8. Would rtaudio work for you? http://www.music.mcgill.ca/~gary/rtaudio/
  9. Quote:Original post by HappyCoder I was wondering, because the limiting factor to how close an object can orbit earth is the atmosphere, how close could something orbit the moon? The limiting factor isn't the atmosphere - it's the velocity at which you would have to be traveling. As your orbit gets smaller you have to go faster to overcome gravity (you could work out the exact equation with the virial theorem). If you could travel sufficiently fast you could orbit the earth at 1 foot - assuming you ignored all the stuff in the way. Admittedly the presence of an atmosphere adds drag which makes it harder to maintain a particular orbital velocity.
  10. Don't do that. Seriously visual studio 6 is an utterly pathetic excuse for a compiler (it's 10+ years old - and was released before C++ was standardized). The express editions of visual studio are free - download Visual C++ Express 2008 - it's a MUCH MUCH better program.
  11. Just use ShellExecute - running an executable is ALOT more complicated than just dumping it into memory and jumping to the entry point. In particular you need to patch up any relocated sections, load DLLs, set up the import address table. All of these things are handled by the windows loader. Furthermore you would probably want to run your other executable in its own address space - which I doubt you can even set up from user mode. There isn't a simple ShellExecuteFromMemory function.
  12. Quote:Original post by thedustbustr A common professional debugger is IDA, I've never used it. IDA isn't a debugger - it's a disassembler. You can run it as a debugger, but it's not designed to be used for debugging nor is it particularly effective as a debugger. My vote goes to Olly.
  13. Whatever you do DON'T USE STRTOK. The function creates far more problems that it solves. It has a weird syntax (passing a buffer once and NULL subsequently) It is often implemented with a static buffer and thus cannot be used with threading or multiple buffer simultaneously It encourages the use of C-strings in C++ which is never a good idea
  14. Not exactly. When your dealing with objects and lighting color becomes ambiguous. Every vertex has 4 "colors" that are used by the lighting equations. These can be set using glMaterial and are: Ambient Diffuse Specular Emissive Note that none of them has anything to do with the Color of the vertex which is set by glColor. Ambient light is general illumination. Everything gets the same amount of ambient light regardless of it's position. This is an approximation of the light that bounces off of walls and everything else in a room. Generally ambient color of an object is the same as it's color. Diffuse light is what you think of when you think of light. It comes from a particular direction and is affected by the position (and distance if you're using attenuation) between the object and light. It also is usually the same as the color of the object. Specular light is related to shiny things. If you look at a shiny object you can see reflections of the light source - these are specular highlights. Generally no matter what the color of the object the specular highlights are the same color as the light - so the specular material property is almost always white. Emissive light is meant to model objects that create their own light. It is unaffected by any light in the scene. I have never used it - but apparently it can be useful. Note also that in addition to materials haveing these 4 properties, lights have ambient, diffuse, and specular properties. The properties of the light and of the material are combined to determine the final color you see on screen. Ok, with all that said. glMaterial calls are a pain in the ass. Furthermore you're generally safe letting specular = white and ambient = diffuse = color. So to make this easier there is GL_COLOR_MATERIAL. If GL_COLOR_MATERIAL is enabled then glColor calls also change the appropriate material property. In particular you can use glColorMaterial to specify what material properties are affected by glColor calls. This means that usually you can just call glEnable(GL_COLOR_MATERIAL) and everything will work just fine - but it's good to understand. This has been sort of a rough overview - read this article http://www.delphi3d.net/articles/viewarticle.php?article=phong.htm or the red book to get an idea of the equations that actually underly all of these things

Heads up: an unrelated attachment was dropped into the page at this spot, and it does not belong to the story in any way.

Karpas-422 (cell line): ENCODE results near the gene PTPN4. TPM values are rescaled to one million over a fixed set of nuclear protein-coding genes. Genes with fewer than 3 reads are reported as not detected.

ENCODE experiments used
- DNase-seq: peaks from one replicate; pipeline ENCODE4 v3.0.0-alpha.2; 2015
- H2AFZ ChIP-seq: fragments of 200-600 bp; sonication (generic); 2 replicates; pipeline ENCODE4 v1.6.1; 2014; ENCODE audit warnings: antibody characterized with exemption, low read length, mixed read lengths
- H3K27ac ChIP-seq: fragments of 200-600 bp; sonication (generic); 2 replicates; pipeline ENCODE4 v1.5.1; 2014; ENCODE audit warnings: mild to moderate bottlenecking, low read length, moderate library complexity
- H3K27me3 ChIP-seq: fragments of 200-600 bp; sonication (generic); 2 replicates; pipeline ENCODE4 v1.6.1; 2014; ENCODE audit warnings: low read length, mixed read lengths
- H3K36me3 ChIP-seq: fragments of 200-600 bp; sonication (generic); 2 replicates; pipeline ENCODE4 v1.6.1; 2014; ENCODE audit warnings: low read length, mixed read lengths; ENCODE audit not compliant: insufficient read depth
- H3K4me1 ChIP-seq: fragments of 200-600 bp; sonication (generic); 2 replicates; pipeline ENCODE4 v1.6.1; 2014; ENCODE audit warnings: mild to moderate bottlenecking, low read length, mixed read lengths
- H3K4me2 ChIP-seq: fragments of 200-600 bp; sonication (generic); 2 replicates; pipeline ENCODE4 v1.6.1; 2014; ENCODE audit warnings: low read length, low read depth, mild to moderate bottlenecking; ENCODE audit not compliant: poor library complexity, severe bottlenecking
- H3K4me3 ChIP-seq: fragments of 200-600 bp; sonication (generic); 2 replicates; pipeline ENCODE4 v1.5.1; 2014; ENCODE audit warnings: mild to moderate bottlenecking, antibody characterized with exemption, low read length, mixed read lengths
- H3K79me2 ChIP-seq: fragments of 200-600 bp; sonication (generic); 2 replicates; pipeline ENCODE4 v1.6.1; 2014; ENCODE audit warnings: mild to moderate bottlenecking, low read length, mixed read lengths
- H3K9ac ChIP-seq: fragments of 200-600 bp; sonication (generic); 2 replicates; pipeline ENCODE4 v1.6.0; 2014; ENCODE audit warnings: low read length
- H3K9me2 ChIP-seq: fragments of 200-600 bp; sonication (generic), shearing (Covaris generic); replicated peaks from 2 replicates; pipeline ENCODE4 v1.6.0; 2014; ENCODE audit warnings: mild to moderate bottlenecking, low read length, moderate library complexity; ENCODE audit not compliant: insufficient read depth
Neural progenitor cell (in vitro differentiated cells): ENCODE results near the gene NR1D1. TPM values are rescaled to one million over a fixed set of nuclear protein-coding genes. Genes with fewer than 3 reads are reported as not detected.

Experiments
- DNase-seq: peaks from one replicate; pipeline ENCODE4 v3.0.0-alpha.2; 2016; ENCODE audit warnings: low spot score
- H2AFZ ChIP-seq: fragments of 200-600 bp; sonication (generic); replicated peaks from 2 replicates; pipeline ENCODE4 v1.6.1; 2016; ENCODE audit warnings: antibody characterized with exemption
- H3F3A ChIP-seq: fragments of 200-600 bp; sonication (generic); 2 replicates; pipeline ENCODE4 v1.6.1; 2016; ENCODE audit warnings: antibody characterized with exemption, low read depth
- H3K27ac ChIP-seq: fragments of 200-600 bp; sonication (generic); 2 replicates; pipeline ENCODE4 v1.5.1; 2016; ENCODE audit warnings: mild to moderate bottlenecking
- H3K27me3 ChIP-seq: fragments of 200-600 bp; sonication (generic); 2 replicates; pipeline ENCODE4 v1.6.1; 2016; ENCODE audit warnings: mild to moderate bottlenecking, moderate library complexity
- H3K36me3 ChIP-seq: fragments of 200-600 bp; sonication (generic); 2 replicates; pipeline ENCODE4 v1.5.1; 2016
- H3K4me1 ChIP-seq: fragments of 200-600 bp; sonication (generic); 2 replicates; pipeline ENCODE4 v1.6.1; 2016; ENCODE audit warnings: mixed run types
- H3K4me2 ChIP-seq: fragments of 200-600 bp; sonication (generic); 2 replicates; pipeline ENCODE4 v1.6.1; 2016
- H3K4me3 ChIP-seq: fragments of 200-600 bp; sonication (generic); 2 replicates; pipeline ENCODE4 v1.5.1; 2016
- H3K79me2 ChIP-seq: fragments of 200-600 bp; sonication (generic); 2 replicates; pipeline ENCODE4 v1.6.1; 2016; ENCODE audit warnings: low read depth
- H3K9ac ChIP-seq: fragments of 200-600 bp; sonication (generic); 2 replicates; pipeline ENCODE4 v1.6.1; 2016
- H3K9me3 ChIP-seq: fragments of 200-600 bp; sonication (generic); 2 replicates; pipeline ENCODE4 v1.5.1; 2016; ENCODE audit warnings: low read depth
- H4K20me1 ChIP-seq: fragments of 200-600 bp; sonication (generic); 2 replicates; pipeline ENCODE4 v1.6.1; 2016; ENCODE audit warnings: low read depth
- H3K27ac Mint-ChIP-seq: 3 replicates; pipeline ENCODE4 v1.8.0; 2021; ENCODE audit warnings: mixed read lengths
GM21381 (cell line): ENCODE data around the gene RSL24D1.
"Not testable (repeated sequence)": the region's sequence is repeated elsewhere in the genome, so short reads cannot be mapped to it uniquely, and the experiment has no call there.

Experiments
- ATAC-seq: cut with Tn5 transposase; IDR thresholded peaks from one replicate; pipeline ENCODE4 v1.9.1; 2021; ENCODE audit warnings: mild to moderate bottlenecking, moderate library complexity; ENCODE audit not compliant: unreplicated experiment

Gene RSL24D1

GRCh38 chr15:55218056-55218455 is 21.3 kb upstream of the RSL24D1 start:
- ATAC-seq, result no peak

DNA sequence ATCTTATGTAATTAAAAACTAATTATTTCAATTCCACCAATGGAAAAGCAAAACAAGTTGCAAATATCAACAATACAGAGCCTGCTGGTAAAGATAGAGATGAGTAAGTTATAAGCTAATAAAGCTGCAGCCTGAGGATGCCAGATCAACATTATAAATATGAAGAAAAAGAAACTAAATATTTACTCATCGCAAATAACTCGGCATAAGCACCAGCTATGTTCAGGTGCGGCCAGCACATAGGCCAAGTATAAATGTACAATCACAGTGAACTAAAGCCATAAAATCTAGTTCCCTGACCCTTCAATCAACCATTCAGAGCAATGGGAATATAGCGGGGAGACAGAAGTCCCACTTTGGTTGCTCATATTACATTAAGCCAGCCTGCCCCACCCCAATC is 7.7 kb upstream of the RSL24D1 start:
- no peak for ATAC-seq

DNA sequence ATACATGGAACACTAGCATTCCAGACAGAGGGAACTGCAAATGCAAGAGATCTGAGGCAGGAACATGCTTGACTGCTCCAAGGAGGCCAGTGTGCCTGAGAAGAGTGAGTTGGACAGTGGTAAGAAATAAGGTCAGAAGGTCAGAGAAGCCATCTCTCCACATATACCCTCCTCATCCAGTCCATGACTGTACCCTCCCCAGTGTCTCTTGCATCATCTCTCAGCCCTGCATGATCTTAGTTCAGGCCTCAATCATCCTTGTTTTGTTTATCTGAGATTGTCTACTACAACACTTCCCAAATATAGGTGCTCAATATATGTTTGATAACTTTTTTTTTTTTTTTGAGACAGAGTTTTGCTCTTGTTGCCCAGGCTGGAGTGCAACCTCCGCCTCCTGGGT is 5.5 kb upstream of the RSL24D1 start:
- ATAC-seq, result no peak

15. If you have lighting enabled then vertices are not affected by glColor. You have two options: 1.) Use glMaterial calls to set the diffuse, ambient, and specular properties of the vertices you are drawing. Generally speaking the specular color should be white and the other two should be the same as what you would ordinarily think of as color. Reading up on glMaterial should be enought to give you the idea. 2.) Use color material. glEnable(GL_COLOR_MATERIAL) is an easy fix. It associates the color (as set by glColor) with the material properties. You'll need to read about glColorMaterial and this: http://www.opengl.org/resources/features/KilgardTechniques/oglpitfall/ number 14. Which should good you a feel for this technique. The quick fix is just to use glEnable(GL_COLOR_MATERIAL). However I STRONGLY recommend you read about the functions I mentioned and understand what is going on rather than just pasting that line into your code.